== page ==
Fowler’s Miscellany III
Now, Where Did I Put That Masterpiece?
Cambridge University Library has announced that two notebooks filled by Charles Darwin have been missing for 20 years. One of them contains the 19th Century scientist’s famous Tree of Life sketch, exploring the evolutionary relationship between species. They were ‘miscatalogued’ but academics reckoned they sort of knew where they were. Only they weren’t. The BBC website says, ‘The library contains more than 200km of shelving, roughly the distance from Cambridge to Southampton by road.’ (Love those analogies, like measuring dinosaurs with double-decker buses). It is home to more than 10 million maps and manuscripts and other objects.
This sort of thing happens all the time in the UK. We have too much stuff, much of it borrowed from other countries. It can’t all have ended up in Linley Sanbourne’s house.
I was once hired by the BBC to wrote a Hallowe’en event, a ghost story to be broadcast live from the studio’s old Westbourne Grove premises. They gave me the run of the place, which seemingly went on for miles underground and was filled with studios and archives no-one had sorted through in decades, like recordings for The Old Grey Whistle Test and live shows.
The caretaker of this frankly eerie repository confided, ‘We’ve got no idea what’s down here. The logs were lost years ago and half these mag masters are knackered. There’s supposed to be some stuff The Beatles recorded for us around the time of The White Album but we haven’t got the staff to sort it all out.’ I believe the building has since been cleared and sold off for flats.
I’ve heard this of museums and libraries falling into disrepair too. I was once in the old Cairo Museum, somewhere to the rear of the building where the lights were failing and there were artefacts strewn all over the floor. Two workmen turned up, unscrewed a case containing a priceless boy king’s gold death mask, whipped it out barehanded, stood it on its end against a radiator, replaced a flickering bulb and bunged it back in. Which sort of made me wonder if the Elgin Marbles should stay in The British Museum for a while longer.
I Have My Plot All Marked Out
In a past article I talked about the stages of creative life – as we move from juvenilia to rebellion, romantic notions, anger and compromising maturity we accrue working habits from experience, not all of which are good. Whenever I’ve become log-jammed in a novel, worried that the plot is becoming overly complex, I’ve sought the worst possible way out – by coming up with a fix that involves an entirely new chunk of plot.
My spouse, that fount of all things wise and eminently sound, he being the person you should run toward if the ship was sinking and you were insensible to the laws of survival (as am I), gave me four words to live by on the page; ‘Less plot, more story.’ You shouldn’t keep adding more ideas when the ones you’ve got haven’t been fully worked through. This is the trap most writers like myself fall into, so let it be your warning too.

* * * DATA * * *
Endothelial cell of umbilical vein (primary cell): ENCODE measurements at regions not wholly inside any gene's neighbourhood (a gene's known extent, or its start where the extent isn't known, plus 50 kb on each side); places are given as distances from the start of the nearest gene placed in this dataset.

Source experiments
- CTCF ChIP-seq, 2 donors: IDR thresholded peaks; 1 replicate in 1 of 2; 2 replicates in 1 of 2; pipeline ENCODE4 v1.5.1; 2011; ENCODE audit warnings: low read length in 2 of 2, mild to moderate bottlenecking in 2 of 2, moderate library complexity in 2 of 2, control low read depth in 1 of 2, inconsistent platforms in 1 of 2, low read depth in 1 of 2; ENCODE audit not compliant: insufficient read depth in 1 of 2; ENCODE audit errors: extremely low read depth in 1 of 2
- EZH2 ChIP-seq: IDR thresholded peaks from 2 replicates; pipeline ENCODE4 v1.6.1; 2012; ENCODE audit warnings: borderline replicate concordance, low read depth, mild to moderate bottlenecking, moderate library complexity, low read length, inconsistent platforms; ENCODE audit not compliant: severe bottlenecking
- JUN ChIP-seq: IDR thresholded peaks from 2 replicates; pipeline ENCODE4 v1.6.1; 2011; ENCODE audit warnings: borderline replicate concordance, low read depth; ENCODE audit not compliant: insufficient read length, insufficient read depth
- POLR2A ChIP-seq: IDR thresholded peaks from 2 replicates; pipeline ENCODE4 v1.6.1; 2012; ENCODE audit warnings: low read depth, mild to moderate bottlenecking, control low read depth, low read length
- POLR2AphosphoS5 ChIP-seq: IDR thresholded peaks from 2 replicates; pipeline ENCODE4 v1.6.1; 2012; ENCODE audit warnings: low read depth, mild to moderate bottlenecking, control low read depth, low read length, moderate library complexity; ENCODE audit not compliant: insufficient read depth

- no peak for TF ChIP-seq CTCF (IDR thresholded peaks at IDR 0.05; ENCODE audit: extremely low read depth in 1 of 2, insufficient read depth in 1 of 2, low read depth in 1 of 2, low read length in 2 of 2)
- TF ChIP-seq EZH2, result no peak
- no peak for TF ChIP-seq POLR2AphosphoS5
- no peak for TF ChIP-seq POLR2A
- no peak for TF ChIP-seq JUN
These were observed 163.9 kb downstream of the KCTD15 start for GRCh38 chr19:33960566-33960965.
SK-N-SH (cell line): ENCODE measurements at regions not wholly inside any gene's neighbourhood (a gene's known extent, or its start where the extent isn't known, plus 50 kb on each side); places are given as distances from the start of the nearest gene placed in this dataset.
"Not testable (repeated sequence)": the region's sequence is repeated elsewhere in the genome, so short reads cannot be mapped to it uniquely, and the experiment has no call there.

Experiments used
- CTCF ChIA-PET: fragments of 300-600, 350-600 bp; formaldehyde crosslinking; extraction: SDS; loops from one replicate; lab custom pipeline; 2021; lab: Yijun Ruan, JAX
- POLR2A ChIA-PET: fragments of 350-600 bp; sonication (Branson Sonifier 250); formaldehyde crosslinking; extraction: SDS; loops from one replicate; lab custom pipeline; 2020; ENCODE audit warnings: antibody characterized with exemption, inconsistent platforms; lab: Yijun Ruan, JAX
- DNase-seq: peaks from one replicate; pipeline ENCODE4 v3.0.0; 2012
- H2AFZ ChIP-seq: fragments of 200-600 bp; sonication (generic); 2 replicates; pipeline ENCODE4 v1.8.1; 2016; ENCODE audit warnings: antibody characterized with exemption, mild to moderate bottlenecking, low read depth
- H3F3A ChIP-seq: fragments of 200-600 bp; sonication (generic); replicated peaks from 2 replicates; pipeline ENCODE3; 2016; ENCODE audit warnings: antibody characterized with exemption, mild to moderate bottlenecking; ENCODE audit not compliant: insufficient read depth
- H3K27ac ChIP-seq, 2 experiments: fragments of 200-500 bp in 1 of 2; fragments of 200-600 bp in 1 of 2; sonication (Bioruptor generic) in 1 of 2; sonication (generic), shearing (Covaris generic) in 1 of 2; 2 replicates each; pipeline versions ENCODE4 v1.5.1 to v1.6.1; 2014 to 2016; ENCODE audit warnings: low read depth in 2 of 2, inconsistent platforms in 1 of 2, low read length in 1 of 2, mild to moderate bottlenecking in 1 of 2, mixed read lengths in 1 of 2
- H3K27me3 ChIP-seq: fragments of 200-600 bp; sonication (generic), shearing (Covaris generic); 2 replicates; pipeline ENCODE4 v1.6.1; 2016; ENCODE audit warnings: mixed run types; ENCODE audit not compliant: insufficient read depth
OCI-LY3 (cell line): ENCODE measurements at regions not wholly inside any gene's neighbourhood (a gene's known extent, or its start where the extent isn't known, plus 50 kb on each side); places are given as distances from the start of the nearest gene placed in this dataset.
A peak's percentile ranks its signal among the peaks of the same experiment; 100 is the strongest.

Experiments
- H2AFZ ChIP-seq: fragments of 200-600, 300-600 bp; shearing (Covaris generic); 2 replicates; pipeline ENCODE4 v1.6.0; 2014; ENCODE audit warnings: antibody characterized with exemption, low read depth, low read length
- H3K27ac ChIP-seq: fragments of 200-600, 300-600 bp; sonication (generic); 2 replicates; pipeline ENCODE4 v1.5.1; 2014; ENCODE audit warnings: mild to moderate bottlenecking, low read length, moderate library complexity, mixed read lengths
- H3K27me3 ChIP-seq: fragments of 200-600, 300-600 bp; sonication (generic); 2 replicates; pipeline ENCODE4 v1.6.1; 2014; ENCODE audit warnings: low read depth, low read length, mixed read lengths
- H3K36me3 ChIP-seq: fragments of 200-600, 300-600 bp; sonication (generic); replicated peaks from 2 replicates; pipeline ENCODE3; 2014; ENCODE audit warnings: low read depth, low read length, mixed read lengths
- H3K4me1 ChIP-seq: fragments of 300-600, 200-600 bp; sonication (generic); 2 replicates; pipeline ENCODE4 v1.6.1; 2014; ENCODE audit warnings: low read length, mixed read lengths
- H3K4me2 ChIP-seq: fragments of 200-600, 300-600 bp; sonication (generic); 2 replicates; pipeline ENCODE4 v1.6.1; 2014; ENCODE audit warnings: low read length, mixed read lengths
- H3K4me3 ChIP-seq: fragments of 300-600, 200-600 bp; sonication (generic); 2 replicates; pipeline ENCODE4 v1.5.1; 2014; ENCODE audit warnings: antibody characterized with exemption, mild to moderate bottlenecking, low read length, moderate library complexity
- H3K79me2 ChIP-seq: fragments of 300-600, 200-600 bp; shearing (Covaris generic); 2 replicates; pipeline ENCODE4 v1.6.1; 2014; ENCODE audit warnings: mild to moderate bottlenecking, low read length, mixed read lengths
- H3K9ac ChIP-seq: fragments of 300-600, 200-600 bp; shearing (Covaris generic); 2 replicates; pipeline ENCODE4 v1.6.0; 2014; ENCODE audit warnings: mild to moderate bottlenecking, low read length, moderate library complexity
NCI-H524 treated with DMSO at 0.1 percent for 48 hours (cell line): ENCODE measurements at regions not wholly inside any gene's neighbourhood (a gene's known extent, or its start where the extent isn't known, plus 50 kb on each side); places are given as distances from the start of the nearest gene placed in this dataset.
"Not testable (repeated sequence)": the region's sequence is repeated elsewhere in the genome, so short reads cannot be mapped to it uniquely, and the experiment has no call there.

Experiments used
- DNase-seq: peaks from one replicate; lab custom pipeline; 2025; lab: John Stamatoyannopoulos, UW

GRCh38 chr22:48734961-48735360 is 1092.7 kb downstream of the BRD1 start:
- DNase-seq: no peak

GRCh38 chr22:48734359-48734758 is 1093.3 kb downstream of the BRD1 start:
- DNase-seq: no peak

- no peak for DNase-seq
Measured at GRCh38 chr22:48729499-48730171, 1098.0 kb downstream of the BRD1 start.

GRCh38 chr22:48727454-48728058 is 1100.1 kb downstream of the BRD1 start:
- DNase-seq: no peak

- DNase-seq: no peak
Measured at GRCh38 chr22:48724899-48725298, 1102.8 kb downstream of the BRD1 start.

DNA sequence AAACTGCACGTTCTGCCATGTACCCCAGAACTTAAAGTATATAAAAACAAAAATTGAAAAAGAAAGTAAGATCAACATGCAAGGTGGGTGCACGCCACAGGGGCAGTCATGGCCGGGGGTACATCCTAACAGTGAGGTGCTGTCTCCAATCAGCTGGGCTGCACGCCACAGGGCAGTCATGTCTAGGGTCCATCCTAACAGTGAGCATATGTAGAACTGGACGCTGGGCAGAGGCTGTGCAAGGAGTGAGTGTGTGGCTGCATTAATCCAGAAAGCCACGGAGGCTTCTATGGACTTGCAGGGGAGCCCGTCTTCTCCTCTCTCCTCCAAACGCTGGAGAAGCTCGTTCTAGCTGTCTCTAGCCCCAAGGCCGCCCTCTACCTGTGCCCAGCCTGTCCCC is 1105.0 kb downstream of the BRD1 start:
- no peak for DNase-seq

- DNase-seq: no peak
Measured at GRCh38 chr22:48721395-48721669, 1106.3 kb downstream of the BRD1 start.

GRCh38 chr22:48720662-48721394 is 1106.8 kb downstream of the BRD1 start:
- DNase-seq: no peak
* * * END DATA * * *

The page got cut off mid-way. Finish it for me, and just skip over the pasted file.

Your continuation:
Right now, I am making last minute adjustments to ‘London Bridge Is Falling Down’ that trim out some of the plot in order to flesh out the real story behind it. It’s good advice, and it works.
You Call This Research?
Wandering around London is hardly hard work. The other day I went for a long solo walk down through Clerkenwell, past the building where my mother and father met, and there was a ballet school on Herbal Hill, its pupils practising the Nutcracker, an oasis of warmth and life. I reached St Paul’s and returned without seeing a soul, barely even a vehicle. The silence was deep and blanketing, helped by a November fog.
I’ve been going out most days to take shots of tiny urban details, which I find far more interesting than anything in the countryside (sorry, I was pre-programmed by my family).
I repeated the trip yesterday, walking along the refurbished North Thames Embankment, which now opens up the shoreside in narrow walkways. If you pass beneath London Bridge and continue back toward the West End you’ll find a grill in a building by Blackfriars through which you can seen the original staircase down into the water. If one compares it to the wider original you see the odd Egyptian influence that exists all the way along this side of the river until you hit Cleopatra’s Needle.
On foggy winter mornings the sloping streets to the river have a fantastic atmosphere, and it’s surprising how many unexplored routes I still discover. There was a cul-de-sac next to Blackfriars Bridge leading to a river staircase which I found myself wedged into on NYE 2000, not knowing that Pete, my future spouse, was in the same spot (we would have met at a dinner party that same year if I had not been sick) but on today’s trip I found that the little street had been annihilated by the new station.
On foggy mornings the street lamps stay on (the fog had cleared a minute before this shot) and the deserted roads remove a hundred years from the views. It allows you to search out odd details around you. It wasn’t until Pete pointed out the bird on the column that I noticed it. I have a book of London’s animal statuary somewhere – there’s a lot more around than you think.
And so London continues to inspire, especially now, when you feel like hailing a fellow walker because you’ve not passed anyone else for an hour!